• joining and participating in commercial companies, investment funds and cooperatives;
  • acquiring and disposing of securities, derivatives and similar rights;
  • granting loans to the foundation’s beneficiaries and other persons or organisations affiliated with the foundation;
  • trading in foreign payment methods (including foreign currencies) belonging to the foundation when making payments related to its activities;
  • operating an agricultural business.


Taxes in a Polish family foundation

It is tax-free to establish a foundation and transfer assets to it.

The business activities of foundations are CIT-exempt, so they do not pay income tax (e.g. on dividends or other capital gains received from companies in which the foundation owns shares, or when selling or redeeming such shares). One exception is that a 25% CIT rate applies to any income derived from business activities which are a foundation’s statutory permissible scope of activities. Also worth remembering is that the CIT exemption does not apply to income from the lease or rental of an enterprise, an organised part of an enterprise or assets used to carry out activities by the beneficiary, founder or related entities, which is subject to 19% CIT.

With certain exceptions, a foundation’s CIT liabilities are generally payable when it makes payments to beneficiaries (or if it is liquidated). In this case, foundations are obliged to pay 15% CIT.

The founder and any beneficiaries from his/her immediate family (the so-called ‘zero group’) are exempted from PIT on any benefits they receive from the foundation. Other beneficiaries will be required to pay PIT at a rate of 10% (those in tax groups I or II) or 15% (others).

Significantly, contrary to what was originally envisaged, the legislation made it possible for shareholders of companies taxed with a lump sum on corporate income (the so-called Estonian CIT) to establish family foundations or to have the status of a beneficiary of such a foundation.

Important changes (compared to the original wording of the Family Foundation Act) also include the introduction of a category of hidden profits, the payment of which from a family foundation will incur a 15% CIT (as in the case of the payment of benefits to the founder or beneficiaries). The legislator has therefore decided to apply a concept similar to that already known from the Estonian CIT rules.

Also worth noting is the exclusion of loans granted by a family foundation from the CIT debt financing cost limit (thin capitalisation rules) – which is another change that the legislator decided to introduce already after the enactment of the Family Foundation Act (but with effect from the date of entry into force of the Family Foundation Act itself).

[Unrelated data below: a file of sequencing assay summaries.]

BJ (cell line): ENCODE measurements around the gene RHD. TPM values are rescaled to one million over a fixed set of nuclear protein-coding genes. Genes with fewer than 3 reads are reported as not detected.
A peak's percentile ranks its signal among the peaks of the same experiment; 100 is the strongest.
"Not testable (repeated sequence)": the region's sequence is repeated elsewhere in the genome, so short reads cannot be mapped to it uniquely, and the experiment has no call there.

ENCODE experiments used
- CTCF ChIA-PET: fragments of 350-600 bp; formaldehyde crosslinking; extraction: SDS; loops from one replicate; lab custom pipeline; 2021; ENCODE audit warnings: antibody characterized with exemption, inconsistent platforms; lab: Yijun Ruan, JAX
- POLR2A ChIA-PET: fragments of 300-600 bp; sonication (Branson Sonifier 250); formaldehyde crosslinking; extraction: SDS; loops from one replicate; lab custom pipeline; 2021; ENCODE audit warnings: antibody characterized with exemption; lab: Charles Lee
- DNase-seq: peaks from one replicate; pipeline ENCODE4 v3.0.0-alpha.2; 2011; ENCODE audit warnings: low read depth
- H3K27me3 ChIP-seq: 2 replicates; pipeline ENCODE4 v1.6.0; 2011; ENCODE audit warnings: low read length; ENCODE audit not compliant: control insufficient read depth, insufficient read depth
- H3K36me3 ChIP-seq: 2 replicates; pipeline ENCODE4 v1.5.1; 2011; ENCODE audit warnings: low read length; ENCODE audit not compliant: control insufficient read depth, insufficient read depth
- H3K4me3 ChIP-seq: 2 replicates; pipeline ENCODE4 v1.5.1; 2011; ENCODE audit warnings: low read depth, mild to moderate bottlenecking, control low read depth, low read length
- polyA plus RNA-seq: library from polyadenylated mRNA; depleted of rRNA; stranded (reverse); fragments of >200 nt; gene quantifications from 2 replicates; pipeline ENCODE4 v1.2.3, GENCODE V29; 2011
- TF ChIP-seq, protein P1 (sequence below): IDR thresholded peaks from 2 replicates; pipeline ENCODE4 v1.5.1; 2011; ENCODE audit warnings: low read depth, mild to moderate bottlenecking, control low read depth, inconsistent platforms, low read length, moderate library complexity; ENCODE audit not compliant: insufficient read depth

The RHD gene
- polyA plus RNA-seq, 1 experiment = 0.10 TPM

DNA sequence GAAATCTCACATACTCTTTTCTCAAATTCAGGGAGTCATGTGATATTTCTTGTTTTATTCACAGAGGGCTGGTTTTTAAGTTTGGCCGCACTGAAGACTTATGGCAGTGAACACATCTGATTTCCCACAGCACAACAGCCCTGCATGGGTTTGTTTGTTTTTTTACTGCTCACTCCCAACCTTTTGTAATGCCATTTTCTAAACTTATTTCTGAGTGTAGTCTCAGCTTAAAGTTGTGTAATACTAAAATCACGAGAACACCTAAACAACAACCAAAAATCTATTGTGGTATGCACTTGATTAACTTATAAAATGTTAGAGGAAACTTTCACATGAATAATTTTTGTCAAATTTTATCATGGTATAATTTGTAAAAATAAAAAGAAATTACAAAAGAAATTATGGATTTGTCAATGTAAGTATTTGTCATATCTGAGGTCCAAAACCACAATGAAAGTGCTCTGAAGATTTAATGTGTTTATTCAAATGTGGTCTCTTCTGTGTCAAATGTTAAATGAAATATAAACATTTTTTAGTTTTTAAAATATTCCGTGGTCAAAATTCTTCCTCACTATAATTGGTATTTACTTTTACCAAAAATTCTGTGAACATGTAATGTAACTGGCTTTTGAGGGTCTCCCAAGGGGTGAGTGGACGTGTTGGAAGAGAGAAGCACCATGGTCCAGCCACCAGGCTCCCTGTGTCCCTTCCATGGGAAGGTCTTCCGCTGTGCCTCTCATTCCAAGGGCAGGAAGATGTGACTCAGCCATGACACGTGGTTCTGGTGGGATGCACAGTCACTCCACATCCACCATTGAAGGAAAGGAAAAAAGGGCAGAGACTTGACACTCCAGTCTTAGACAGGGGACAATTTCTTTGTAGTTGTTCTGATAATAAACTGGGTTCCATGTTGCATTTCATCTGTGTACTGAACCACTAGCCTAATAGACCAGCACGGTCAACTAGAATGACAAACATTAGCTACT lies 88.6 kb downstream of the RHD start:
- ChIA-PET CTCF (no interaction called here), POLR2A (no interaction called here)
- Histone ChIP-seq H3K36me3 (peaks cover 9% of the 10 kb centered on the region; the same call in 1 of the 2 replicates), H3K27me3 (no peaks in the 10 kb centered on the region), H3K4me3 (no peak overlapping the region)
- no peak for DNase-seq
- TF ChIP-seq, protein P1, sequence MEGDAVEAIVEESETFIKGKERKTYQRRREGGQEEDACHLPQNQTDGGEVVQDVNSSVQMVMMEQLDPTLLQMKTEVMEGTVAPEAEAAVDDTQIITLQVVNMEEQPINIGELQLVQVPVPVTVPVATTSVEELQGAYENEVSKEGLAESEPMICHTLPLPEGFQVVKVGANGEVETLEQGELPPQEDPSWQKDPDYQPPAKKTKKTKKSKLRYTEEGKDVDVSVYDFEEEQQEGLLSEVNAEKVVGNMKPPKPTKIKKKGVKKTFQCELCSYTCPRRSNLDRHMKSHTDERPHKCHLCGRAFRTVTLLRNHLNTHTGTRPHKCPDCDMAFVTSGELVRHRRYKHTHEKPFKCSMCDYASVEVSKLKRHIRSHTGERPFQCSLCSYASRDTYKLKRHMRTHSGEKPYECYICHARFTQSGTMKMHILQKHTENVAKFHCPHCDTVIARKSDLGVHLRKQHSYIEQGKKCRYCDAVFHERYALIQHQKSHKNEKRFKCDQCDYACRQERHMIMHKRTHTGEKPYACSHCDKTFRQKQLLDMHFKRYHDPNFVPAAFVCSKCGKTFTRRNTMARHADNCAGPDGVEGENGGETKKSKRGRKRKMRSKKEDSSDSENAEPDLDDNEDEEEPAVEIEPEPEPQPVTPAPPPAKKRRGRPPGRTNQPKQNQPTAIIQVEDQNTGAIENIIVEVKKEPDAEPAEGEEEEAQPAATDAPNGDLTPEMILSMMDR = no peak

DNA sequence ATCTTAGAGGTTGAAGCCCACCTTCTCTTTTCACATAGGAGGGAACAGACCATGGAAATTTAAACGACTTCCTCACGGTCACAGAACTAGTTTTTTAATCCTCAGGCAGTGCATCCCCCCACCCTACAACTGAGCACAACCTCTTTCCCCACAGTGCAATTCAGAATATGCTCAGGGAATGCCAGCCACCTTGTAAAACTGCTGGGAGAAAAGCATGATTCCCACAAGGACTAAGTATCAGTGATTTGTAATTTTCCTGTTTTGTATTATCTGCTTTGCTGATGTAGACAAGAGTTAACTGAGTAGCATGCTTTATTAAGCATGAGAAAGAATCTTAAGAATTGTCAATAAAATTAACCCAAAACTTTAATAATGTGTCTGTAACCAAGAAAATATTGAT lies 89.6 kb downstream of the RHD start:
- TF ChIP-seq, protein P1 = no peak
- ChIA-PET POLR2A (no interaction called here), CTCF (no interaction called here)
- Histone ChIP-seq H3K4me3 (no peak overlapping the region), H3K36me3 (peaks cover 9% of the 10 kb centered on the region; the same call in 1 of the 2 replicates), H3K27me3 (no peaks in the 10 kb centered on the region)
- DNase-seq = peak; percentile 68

It can therefore be expected that the provisions on the Polish family foundation will continue to evolve. We invite you to follow the news on the SSW website and to contact our tax advisors and lawyers.

SSW’s support regarding succession issues and family foundations

SSW’s support regarding succession issues and family foundations

At SSW, succession planning and implementation is handled by both our lawyers, tax advisors and experts from our Family Office and SSW Accounting.

For more information, please click here: Succession Planning, Family Office.

We can help with Polish family foundations by:

analysing your estate succession needs

analysing your property and family situation and selecting the appropriate legal tools to implement your succession needs

developing a comprehensive plan for the family foundation’s operations, including how it manages its assets and grants benefits to beneficiaries, including any applicable pre-conditions for granting such benefits

developing mechanisms to ensure that the founder or his/her chosen delegates have effective control over foundation’s activities and its assets

establishing the corporate governance rules which will apply to the foundation (i.e. defining the foundation’s organs and the scope of their powers)

preparing the foundation’s articles of association and supporting documentation (e.g. list of beneficiaries)

ensuring that the foundation is properly registered

providing legal and tax support when assets are transferred to the foundation

providing ongoing support regarding the foundation’s operations

Contact us

Tomasz Wickel

Tomasz Wickel



Patrycja Goździowska

Patrycja Goździowska



Rafał Mierkiewicz

Rafał Mierkiewicz

Senior Associate


Grzegorz Koguciuk

Grzegorz Koguciuk